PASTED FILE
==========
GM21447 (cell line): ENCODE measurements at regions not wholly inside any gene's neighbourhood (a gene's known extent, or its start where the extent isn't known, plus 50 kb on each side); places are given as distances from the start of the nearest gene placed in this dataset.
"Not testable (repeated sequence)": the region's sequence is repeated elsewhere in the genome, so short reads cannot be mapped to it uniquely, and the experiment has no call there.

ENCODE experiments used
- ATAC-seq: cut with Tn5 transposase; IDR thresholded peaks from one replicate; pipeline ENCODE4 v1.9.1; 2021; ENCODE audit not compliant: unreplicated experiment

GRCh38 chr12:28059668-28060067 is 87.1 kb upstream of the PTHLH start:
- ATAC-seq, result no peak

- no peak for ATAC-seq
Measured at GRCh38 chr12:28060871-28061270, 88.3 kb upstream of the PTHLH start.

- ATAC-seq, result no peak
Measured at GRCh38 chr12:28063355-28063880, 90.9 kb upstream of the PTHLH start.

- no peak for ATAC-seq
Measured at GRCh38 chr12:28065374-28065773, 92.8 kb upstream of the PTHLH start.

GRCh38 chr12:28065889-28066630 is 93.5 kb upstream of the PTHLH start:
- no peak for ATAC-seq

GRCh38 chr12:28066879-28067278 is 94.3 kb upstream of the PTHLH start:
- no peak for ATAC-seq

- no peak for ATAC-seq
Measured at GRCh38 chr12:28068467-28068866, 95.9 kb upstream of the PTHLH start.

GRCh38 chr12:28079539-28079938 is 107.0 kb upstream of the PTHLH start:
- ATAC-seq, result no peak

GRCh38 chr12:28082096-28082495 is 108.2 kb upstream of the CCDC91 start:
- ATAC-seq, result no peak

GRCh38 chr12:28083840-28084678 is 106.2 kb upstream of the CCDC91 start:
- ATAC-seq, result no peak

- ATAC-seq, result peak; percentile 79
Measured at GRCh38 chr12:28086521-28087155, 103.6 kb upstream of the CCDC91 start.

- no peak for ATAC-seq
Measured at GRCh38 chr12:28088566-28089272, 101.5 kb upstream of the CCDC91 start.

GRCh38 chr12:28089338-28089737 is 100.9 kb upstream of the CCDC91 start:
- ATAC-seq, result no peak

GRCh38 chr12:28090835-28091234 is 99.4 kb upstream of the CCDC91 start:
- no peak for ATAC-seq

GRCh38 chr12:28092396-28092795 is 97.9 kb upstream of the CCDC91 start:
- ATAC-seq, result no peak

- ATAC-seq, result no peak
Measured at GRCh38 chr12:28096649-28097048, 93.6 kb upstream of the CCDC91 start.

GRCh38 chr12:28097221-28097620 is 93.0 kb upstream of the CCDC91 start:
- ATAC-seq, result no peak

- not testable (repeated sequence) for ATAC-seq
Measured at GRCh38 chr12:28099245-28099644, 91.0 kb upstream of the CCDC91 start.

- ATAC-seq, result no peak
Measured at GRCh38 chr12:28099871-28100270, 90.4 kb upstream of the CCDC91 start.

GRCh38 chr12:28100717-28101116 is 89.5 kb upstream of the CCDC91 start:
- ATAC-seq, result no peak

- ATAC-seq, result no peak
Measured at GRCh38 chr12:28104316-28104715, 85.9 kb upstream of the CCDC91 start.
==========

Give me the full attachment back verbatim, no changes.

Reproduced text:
GM21447 (cell line): ENCODE measurements at regions not wholly inside any gene's neighbourhood (a gene's known extent, or its start where the extent isn't known, plus 50 kb on each side); places are given as distances from the start of the nearest gene placed in this dataset.
"Not testable (repeated sequence)": the region's sequence is repeated elsewhere in the genome, so short reads cannot be mapped to it uniquely, and the experiment has no call there.

ENCODE experiments used
- ATAC-seq: cut with Tn5 transposase; IDR thresholded peaks from one replicate; pipeline ENCODE4 v1.9.1; 2021; ENCODE audit not compliant: unreplicated experiment

GRCh38 chr12:28059668-28060067 is 87.1 kb upstream of the PTHLH start:
- ATAC-seq, result no peak

- no peak for ATAC-seq
Measured at GRCh38 chr12:28060871-28061270, 88.3 kb upstream of the PTHLH start.

- ATAC-seq, result no peak
Measured at GRCh38 chr12:28063355-28063880, 90.9 kb upstream of the PTHLH start.

- no peak for ATAC-seq
Measured at GRCh38 chr12:28065374-28065773, 92.8 kb upstream of the PTHLH start.

GRCh38 chr12:28065889-28066630 is 93.5 kb upstream of the PTHLH start:
- no peak for ATAC-seq

GRCh38 chr12:28066879-28067278 is 94.3 kb upstream of the PTHLH start:
- no peak for ATAC-seq

- no peak for ATAC-seq
Measured at GRCh38 chr12:28068467-28068866, 95.9 kb upstream of the PTHLH start.

GRCh38 chr12:28079539-28079938 is 107.0 kb upstream of the PTHLH start:
- ATAC-seq, result no peak

GRCh38 chr12:28082096-28082495 is 108.2 kb upstream of the CCDC91 start:
- ATAC-seq, result no peak

GRCh38 chr12:28083840-28084678 is 106.2 kb upstream of the CCDC91 start:
- ATAC-seq, result no peak

- ATAC-seq, result peak; percentile 79
Measured at GRCh38 chr12:28086521-28087155, 103.6 kb upstream of the CCDC91 start.

- no peak for ATAC-seq
Measured at GRCh38 chr12:28088566-28089272, 101.5 kb upstream of the CCDC91 start.

GRCh38 chr12:28089338-28089737 is 100.9 kb upstream of the CCDC91 start:
- ATAC-seq, result no peak

GRCh38 chr12:28090835-28091234 is 99.4 kb upstream of the CCDC91 start:
- no peak for ATAC-seq

GRCh38 chr12:28092396-28092795 is 97.9 kb upstream of the CCDC91 start:
- ATAC-seq, result no peak

- ATAC-seq, result no peak
Measured at GRCh38 chr12:28096649-28097048, 93.6 kb upstream of the CCDC91 start.

GRCh38 chr12:28097221-28097620 is 93.0 kb upstream of the CCDC91 start:
- ATAC-seq, result no peak

- not testable (repeated sequence) for ATAC-seq
Measured at GRCh38 chr12:28099245-28099644, 91.0 kb upstream of the CCDC91 start.

- ATAC-seq, result no peak
Measured at GRCh38 chr12:28099871-28100270, 90.4 kb upstream of the CCDC91 start.

GRCh38 chr12:28100717-28101116 is 89.5 kb upstream of the CCDC91 start:
- ATAC-seq, result no peak

- ATAC-seq, result no peak
Measured at GRCh38 chr12:28104316-28104715, 85.9 kb upstream of the CCDC91 start.